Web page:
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Glanzmann disease is a rare disorder of blood
, which results in easy and .
Glanzmann's diasease; Thrombasthenia - Glanzmann
Glanzmann disease is caused by the lack of a protein that is normally on the surface of platelets. This substance is needed for platelets to clump together to form blood clots.
The condition is congenital, which means it is present from birth. There are several genetic abnormalities that can cause the condition.
Symptoms may include any of the following:
- Heavy bleeding during and after surgery
- Bleeding gums
- Bruising easily
- Heavy menstrual bleeding
- Nosebleeds that do not stop easily
- Prolonged bleeding with minor injuries
Exams and Tests
The following tests may be used to diagnose this condition:
Other tests may be needed. Family members may also need to be tested.
There is no specific treatment for this disorder. Platelet transfusions may be given to people who are having severe bleeding.
Glanzmann disease is a lifelong condition, and there is no cure. You should take special steps to try to avoid bleeding if you have this condition.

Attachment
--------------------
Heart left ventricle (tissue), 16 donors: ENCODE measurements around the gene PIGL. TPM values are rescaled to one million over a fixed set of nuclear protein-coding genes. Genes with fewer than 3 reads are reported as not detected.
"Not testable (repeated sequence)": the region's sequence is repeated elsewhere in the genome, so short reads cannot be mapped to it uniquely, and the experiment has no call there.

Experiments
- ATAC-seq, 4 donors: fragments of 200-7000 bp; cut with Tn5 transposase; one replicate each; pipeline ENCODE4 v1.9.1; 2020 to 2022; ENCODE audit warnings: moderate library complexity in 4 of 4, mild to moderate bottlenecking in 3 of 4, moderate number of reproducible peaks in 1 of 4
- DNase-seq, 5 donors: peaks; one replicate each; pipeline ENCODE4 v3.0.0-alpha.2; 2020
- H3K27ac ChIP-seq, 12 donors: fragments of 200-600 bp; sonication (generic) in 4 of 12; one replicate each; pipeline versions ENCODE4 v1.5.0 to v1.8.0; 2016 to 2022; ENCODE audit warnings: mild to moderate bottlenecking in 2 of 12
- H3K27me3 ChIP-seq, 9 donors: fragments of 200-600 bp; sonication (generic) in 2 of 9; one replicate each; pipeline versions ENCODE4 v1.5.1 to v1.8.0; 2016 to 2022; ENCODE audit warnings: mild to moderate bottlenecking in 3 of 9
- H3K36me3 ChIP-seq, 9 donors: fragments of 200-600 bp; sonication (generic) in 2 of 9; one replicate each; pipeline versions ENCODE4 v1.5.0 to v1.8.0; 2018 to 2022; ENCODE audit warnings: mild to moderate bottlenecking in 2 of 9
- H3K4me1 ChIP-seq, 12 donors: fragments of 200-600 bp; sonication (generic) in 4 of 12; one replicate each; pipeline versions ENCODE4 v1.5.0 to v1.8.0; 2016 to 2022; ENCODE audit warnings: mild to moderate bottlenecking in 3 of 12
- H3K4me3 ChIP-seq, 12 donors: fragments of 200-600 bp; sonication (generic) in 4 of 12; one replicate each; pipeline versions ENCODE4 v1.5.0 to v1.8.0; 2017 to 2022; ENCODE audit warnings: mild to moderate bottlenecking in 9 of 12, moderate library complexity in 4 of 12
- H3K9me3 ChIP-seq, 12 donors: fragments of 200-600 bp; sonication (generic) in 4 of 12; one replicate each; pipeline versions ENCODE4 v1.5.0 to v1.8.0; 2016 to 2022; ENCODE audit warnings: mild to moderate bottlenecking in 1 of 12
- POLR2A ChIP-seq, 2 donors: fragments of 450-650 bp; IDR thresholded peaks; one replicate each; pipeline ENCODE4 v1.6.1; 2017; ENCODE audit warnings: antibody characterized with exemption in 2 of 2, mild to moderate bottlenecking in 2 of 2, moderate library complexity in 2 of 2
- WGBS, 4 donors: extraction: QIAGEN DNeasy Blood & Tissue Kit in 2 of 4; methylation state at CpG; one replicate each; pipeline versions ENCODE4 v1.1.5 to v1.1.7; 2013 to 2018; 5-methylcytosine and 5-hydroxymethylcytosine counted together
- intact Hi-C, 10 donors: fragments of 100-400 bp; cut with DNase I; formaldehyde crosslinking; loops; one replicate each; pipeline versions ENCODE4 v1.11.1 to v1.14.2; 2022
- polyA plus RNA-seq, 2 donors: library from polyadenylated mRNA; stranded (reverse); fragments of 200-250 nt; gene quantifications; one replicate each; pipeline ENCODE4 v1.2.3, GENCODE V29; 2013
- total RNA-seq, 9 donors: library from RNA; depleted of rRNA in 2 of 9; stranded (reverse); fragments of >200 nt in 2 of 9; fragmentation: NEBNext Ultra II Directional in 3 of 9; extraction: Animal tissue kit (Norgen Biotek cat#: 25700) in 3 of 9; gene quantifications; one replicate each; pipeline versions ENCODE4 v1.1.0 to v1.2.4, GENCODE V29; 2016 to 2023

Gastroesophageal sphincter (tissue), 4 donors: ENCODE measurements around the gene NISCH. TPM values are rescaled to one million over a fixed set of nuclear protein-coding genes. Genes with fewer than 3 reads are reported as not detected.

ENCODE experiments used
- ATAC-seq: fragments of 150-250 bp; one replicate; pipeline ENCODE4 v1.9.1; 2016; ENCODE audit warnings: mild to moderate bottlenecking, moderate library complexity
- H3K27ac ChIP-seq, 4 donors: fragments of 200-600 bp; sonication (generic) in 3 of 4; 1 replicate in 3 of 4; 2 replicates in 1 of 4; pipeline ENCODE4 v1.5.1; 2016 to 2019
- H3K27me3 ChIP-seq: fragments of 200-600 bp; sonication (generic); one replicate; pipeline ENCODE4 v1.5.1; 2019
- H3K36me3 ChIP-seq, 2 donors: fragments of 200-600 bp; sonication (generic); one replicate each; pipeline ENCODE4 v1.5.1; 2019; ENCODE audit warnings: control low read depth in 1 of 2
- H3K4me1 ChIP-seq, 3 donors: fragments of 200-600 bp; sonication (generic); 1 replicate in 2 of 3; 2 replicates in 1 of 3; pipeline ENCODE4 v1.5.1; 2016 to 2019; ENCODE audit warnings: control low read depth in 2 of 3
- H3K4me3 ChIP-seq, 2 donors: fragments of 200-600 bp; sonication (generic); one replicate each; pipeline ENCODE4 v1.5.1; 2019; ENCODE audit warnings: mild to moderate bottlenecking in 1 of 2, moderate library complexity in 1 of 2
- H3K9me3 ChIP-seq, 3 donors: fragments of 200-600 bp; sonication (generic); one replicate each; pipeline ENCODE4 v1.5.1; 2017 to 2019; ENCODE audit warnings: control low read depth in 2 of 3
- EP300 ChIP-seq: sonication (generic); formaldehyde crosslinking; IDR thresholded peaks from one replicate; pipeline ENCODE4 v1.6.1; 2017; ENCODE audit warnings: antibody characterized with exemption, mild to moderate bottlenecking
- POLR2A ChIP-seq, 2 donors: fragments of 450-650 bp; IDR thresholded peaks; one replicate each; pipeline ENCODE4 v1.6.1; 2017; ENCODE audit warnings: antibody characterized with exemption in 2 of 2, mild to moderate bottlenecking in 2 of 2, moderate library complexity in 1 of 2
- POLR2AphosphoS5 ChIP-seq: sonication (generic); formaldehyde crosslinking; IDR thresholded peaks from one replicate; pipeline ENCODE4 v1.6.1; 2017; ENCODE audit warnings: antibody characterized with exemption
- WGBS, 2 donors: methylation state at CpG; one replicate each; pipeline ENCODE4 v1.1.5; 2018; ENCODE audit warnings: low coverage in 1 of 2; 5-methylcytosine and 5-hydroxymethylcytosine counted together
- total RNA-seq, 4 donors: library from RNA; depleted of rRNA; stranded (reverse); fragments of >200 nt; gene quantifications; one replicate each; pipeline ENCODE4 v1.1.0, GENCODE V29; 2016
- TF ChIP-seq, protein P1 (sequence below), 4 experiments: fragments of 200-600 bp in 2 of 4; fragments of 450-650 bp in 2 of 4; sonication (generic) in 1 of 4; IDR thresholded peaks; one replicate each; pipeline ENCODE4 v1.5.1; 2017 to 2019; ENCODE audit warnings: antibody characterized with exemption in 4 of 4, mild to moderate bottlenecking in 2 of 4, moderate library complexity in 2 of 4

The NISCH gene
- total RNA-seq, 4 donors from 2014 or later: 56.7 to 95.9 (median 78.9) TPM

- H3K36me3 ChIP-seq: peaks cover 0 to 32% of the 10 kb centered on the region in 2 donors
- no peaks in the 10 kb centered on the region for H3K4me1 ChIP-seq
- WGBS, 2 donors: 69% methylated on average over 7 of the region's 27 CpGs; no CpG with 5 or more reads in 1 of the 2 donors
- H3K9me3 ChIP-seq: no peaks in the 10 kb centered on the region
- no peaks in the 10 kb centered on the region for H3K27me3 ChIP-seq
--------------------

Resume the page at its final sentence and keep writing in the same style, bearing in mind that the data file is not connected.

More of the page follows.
Anyone with a bleeding disorder should avoid taking aspirin and other nonsteroidal anti-inflammatory drugs (NSAIDs) such as ibuprofen and naproxen. These drugs can prolong bleeding times by preventing platelets from clumping.
Complications may include:
When to Contact a Medical Professional
Call your health care provider if:
- You have bleeding or bruising of an unknown cause
- Bleeding does not stop after usual treatments
Glanzmann disease is an inherited condition. There is no known prevention.
Macartney CA, Paredes N, Chan AKC. Disorders of coagulation in the neonate. In: Hoffman R, Benz EJ Jr, Silberstein LE, Heslop HE, Weitz JI, Anastasi JI, eds. Hematology: Basic Principles and Practice. 6th ed. Philadelphia, PA: Elsevier Saunders; 2012:chap 152.
Nurden AT, Pillois X, Wilcox DA. Glanzmann thrombasthenia: state of the art and future directions. Semin Thromb Hemost. 2013;39;642-55. PMID: 23929305 www.ncbi.nlm.nih.gov/pubmed/23929305.
- Last reviewed on 1/27/2015
- Yi-Bin Chen, MD, leukemia/bone marrow transplant program, Massachusetts General Hospital, Boston, MA. Also reviewed by David Zieve, MD, MHA, Isla Ogilvie, PhD, and the A.D.A.M. Editorial team.
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